7. #7
    Member Kieran S's Avatar
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    Aug 2014
    South-East Ireland
    In my experience, it's critical to get the buy-in of the manager, or whoever you're doing the technical writing for. Lots of people don't see the value in writing an academic or technical report in a readable manner - they're happy to leave it in impenetrably long sentences of business-speak.

    You're on a hiding to nothing if the buyer/employer thinks all you're doing is a fancy spell-check. If possible, and in a diplomatic way of course, one way to show your value is to present an example of their text before and after. Explain that it's not about dumbing down the text, or about correcting their writing (people are fairly sensitive about that!). You're really just getting them onside by walking them through what you've done and how you've done it.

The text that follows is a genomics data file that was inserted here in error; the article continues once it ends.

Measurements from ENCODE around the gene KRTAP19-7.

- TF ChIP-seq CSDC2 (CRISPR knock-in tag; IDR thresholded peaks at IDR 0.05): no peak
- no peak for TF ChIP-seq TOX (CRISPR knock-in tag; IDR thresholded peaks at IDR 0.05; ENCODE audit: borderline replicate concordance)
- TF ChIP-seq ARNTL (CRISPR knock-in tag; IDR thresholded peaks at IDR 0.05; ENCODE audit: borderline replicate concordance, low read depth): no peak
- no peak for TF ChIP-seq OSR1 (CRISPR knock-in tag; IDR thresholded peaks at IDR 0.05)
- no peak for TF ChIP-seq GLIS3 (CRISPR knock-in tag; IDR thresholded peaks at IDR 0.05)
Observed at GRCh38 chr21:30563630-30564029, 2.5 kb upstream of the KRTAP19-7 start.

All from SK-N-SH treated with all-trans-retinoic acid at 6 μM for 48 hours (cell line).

So, in my humble opinion, it's the people who are hard not the skill/technology

  8. #8
    I'm taking a technical writing course as part of my degree program. Our first assignment was to write about why we're in the class and what our expectations are. I'm pleased with my submission because I treated it like an essay.

    My strength is poetry, not non-fiction. I hope to strengthen my non-fiction skills.
    Dream big, fight hard, live proud!

  9. #9
    If this sub forum offered home work I would be interested. I have no burning topic or message I need to get across but would enjoy learning the skills.

    Annie if you posted your homework maybe I could also use that as an exercise. While I wrote estimates for my online motorcycle business for 12 years and was successful, I think it had more to do with the nature and timing of the business than my skills.

    I have started a business blog but doubt that qualifies

  10. #10
    The homework idea brings to mind one of those old school experiences. I had a professor once who taught us how to write patent claims by starting with an attempt to describe the essential requirements of a three legged stool, in a way that doesn't assume you know what a "leg" or a "seat" is (because, hypothetically, we were describing the very first stool ever, a vast improvement over rocks and logs). It's a lot harder than you think.
    Wisdom is seldom boisterous.